Strings Resurrection

Hello SeqFans,

Start with n = 127. Replace, one by one, every digit ‘d’ of n by ‘d+1’. Iterate.

127 -> 238 -> 349 -> 4510 -> 5621 -> 6732...

Questions:

*will the substring <127> reappear at some stage in the iteration of 127?

*If yes, after how many steps?

*Can we assign to n=1, n=2, n=3, etc., the number of steps needed to see the substring < n > reappear in the iteration of n (as defined above)?

*If we go backwards, we can see that 905 will produce the substring <127> in 2 steps:

905 -> 1016 -> 2127 (hit). Is 905 the smallest integer producing 127?

*What are the smallest "ancestors" of n=1, n=2, n=3, ... producing the substring <n>?

Best,

É.

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[Maximilian Hasler]:

Dear Eric, dear SeqFans,

I have created:

http://oeis.org/A216556 : Concatenate decimal digits of n, each increased by 1

http://oeis.org/A216557 : Iterations of A216556 until n reappears as substring

http://oeis.org/A216587 : Preimage of n for A216556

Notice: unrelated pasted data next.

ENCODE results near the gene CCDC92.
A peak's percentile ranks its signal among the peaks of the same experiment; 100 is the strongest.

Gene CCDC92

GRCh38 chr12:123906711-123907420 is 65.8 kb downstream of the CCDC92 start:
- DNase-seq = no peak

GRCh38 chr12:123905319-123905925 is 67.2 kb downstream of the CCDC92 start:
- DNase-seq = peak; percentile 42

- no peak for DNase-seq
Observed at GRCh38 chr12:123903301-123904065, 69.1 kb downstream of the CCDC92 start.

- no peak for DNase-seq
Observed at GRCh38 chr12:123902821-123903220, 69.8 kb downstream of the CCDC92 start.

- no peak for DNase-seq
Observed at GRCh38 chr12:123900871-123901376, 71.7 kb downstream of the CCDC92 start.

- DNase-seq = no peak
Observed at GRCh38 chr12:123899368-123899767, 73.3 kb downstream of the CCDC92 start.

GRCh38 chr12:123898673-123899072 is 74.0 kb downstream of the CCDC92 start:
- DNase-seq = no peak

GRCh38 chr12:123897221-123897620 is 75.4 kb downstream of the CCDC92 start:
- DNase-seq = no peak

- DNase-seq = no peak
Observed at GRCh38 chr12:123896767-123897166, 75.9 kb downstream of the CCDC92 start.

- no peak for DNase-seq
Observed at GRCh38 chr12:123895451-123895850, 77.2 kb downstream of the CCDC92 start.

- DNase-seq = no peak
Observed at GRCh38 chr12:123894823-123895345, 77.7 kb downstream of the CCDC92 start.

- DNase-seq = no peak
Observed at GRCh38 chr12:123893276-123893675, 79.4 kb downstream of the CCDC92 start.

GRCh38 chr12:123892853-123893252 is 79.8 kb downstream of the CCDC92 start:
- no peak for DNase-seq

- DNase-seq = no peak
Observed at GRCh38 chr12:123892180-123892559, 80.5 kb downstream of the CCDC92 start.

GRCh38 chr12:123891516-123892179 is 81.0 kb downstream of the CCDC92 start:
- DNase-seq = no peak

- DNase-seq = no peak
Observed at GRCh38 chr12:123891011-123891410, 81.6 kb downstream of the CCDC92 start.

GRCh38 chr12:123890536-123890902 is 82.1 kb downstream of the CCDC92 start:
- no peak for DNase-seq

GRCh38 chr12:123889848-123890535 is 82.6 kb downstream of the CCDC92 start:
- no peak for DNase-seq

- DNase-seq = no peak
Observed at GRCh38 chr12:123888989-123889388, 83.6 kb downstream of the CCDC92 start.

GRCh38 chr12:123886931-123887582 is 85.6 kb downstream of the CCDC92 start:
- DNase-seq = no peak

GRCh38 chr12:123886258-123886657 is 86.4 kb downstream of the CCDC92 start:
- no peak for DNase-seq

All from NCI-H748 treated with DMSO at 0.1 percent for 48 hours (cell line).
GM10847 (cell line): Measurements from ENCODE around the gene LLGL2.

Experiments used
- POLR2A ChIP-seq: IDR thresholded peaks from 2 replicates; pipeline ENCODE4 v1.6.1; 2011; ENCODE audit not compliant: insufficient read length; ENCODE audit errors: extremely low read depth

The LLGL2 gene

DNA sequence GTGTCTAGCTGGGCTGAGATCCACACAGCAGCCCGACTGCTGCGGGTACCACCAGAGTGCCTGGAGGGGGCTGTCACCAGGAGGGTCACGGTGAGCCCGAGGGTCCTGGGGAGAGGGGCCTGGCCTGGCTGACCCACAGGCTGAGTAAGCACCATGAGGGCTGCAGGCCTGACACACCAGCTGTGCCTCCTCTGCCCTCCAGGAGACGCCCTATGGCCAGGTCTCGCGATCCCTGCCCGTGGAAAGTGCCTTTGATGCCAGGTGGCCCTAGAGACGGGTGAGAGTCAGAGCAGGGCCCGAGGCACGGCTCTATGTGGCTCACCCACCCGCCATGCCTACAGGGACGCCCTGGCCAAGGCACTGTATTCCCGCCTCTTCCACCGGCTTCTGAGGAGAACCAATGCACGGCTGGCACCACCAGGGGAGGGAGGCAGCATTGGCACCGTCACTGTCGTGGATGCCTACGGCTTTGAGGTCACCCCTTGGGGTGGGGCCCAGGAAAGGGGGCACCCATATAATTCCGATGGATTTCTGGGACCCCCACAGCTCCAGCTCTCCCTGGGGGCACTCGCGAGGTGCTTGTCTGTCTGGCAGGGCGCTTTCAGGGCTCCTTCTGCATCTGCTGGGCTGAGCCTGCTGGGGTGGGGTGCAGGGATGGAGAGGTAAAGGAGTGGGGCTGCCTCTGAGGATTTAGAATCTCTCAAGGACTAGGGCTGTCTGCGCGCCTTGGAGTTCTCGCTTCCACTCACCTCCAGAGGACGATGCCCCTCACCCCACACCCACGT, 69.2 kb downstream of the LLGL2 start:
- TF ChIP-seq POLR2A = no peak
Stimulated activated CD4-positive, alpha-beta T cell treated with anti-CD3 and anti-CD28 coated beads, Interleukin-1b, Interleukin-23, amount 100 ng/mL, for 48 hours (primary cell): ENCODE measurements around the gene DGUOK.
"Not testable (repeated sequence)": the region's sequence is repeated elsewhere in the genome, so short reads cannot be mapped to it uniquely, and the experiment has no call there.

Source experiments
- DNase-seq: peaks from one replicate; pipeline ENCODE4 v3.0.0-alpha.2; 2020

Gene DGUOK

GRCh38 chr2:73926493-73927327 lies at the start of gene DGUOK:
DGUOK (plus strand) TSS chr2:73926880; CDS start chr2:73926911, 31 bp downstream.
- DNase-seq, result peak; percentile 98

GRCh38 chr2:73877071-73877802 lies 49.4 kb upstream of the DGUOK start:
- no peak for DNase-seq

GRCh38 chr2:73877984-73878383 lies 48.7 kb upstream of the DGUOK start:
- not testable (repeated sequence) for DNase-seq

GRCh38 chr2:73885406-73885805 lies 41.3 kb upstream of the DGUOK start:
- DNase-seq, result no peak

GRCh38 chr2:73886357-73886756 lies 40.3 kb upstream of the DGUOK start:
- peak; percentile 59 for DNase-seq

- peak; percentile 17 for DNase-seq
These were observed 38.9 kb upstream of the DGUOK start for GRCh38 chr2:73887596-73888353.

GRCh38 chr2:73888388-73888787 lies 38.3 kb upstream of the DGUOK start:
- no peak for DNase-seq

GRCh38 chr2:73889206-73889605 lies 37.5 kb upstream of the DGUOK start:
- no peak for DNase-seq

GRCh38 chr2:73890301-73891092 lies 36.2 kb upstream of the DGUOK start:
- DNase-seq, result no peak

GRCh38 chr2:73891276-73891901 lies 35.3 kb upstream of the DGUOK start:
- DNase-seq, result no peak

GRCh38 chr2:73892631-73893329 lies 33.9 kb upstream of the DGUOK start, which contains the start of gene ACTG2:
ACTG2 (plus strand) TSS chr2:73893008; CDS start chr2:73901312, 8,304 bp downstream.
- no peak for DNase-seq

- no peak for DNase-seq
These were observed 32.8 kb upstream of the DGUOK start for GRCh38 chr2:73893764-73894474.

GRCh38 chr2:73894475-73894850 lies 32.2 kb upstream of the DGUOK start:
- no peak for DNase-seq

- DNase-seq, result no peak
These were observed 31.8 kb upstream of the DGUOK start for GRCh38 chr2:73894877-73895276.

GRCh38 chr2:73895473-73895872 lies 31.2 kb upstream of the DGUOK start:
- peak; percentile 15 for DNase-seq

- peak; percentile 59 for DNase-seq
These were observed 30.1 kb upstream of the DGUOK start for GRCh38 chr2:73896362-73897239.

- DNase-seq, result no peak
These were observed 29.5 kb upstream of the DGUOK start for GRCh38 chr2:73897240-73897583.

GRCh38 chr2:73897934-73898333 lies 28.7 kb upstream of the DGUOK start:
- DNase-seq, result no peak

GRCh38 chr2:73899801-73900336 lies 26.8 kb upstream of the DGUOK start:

http://oeis.org/A216589 : Numbers n which don’t have a preimage for A216556

http://oeis.org/A216603 : Indices n for which A216557(n)=0, i.e., n does not reappear

as substring in its orbit under A216556.

[Giovanni Resta]:

> will the substring <127> reappear at some stage in the iteration of 127?

No, it will not reappear.

In general, a 0 can only come from a 9, and thus it must always have a 1 in front of it. In other words it is impossible to have the substring ..x0.. unless x=1.

So ..127.. comes from  ..016.. which must be ..1016.. which comes from ..905.. which is impossible to obtain, since we have the impossible 90.

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Many thanks, Maximilian and Gianni,

Best,

É.